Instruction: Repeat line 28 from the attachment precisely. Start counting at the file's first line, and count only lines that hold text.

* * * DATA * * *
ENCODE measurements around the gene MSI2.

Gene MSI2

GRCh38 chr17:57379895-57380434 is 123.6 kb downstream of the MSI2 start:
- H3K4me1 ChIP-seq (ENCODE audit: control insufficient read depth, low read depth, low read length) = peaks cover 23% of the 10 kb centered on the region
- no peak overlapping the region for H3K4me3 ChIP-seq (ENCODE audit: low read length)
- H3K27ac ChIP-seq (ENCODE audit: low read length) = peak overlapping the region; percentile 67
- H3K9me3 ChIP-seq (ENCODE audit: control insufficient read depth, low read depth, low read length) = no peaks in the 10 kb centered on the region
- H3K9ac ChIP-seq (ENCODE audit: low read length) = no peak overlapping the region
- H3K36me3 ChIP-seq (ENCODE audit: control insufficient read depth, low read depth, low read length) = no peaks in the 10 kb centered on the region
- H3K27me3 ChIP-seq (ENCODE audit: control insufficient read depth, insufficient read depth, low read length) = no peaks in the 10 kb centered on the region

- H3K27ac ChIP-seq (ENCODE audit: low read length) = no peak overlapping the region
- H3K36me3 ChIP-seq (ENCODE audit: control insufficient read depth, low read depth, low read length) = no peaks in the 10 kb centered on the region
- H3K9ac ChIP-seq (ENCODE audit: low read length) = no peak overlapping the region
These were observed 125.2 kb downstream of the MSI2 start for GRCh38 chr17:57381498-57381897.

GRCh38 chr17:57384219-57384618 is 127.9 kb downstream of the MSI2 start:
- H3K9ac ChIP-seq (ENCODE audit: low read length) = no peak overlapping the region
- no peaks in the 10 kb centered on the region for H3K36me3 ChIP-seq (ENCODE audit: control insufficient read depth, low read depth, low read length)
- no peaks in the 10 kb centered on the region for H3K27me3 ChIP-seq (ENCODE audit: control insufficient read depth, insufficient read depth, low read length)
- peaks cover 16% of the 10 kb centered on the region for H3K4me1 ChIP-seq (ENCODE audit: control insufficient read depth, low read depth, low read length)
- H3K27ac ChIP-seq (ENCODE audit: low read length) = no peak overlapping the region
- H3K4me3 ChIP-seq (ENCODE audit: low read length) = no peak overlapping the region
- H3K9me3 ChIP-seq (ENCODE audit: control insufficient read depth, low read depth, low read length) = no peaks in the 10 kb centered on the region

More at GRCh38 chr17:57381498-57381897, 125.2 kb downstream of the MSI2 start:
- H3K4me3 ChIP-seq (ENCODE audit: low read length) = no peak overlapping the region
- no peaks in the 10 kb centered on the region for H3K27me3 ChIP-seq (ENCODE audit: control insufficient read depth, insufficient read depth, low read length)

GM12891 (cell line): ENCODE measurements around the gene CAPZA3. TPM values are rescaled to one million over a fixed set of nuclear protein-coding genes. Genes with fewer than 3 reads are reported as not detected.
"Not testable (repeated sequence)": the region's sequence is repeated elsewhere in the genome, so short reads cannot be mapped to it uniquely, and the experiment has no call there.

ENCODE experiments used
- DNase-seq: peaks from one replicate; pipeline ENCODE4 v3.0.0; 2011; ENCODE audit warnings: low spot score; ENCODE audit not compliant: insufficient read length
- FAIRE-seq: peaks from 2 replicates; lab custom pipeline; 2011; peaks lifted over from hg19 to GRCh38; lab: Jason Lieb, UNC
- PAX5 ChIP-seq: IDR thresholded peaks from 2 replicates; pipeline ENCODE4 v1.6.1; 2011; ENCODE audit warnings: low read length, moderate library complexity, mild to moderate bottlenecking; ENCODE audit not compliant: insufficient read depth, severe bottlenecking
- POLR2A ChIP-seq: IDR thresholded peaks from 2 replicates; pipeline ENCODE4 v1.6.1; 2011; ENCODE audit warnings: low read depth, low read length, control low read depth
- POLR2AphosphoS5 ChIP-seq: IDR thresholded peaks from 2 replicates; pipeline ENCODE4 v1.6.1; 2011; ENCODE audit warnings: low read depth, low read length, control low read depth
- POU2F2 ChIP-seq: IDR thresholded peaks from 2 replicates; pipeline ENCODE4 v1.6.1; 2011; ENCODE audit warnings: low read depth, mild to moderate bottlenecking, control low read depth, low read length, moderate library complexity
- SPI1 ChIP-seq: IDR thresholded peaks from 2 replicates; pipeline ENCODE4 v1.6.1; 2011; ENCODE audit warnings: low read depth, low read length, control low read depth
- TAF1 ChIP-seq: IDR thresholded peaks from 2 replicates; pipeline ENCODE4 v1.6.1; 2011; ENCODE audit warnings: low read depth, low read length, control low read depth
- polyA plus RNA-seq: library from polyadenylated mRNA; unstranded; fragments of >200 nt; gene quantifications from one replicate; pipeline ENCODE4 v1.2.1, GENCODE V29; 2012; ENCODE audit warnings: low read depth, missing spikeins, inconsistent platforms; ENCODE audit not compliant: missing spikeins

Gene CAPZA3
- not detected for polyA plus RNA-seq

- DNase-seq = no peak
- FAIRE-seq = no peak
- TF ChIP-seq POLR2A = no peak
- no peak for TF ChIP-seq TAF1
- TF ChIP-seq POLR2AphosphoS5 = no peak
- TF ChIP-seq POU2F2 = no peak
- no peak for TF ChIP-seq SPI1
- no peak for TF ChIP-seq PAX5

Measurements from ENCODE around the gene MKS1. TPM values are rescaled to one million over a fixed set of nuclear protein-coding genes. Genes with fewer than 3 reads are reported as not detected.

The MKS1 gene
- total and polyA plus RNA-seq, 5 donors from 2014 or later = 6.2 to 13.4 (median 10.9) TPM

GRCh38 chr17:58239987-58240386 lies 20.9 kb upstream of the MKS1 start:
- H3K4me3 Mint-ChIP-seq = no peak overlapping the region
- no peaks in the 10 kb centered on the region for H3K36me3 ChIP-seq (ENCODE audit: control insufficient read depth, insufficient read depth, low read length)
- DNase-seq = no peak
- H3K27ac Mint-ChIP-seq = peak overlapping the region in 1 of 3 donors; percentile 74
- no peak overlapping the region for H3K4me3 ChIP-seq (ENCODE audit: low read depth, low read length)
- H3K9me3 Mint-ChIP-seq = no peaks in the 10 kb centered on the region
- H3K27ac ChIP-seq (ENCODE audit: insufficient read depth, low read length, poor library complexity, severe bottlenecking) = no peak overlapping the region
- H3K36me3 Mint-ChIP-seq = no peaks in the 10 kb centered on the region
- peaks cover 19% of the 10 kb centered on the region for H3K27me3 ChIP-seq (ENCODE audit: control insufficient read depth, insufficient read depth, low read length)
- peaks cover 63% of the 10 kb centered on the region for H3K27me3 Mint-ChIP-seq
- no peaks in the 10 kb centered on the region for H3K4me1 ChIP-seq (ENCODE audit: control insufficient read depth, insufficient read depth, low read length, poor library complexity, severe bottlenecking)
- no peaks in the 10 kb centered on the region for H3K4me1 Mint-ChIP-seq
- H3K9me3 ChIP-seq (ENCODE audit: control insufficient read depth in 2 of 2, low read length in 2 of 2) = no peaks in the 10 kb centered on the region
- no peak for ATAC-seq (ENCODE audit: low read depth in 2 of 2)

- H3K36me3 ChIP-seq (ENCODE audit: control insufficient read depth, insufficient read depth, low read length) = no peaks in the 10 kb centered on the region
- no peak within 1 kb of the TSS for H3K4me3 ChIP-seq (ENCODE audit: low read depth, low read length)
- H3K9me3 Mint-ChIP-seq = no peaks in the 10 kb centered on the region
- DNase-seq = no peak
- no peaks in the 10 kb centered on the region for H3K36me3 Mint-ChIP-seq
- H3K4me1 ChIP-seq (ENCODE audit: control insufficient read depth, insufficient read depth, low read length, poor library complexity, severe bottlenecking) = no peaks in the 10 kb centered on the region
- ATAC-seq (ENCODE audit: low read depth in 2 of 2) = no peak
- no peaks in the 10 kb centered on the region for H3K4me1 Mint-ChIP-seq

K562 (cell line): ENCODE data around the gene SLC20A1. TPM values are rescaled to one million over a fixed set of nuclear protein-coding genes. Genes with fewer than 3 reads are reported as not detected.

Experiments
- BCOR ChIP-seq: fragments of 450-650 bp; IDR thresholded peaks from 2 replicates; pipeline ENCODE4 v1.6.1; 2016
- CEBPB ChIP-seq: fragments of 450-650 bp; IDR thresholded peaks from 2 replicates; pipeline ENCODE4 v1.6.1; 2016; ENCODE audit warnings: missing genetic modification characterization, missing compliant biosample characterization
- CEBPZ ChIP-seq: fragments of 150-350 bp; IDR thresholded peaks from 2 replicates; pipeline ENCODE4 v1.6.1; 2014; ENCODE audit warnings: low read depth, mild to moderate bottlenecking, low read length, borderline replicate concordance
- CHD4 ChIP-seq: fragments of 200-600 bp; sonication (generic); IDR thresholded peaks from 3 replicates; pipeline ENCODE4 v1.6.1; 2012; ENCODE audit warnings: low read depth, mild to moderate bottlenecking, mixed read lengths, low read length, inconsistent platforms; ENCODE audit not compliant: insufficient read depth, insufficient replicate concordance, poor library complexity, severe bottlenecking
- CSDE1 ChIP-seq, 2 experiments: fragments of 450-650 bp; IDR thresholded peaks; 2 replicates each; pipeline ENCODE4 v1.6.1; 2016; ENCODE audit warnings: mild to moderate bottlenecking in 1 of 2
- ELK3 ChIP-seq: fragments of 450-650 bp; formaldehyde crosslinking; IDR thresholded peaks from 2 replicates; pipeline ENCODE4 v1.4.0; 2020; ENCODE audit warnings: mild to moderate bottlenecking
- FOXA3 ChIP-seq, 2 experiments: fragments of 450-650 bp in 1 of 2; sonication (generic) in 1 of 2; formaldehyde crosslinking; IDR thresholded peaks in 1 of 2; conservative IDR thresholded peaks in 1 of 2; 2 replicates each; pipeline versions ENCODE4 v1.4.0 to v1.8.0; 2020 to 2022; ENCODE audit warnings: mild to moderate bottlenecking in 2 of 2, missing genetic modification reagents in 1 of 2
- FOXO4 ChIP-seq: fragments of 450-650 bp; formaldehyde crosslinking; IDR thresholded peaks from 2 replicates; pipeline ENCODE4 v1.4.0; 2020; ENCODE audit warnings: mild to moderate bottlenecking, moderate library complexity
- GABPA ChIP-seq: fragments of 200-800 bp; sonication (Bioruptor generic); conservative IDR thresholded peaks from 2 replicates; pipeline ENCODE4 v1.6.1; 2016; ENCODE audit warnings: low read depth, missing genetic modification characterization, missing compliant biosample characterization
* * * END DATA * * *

ENCODE experiments used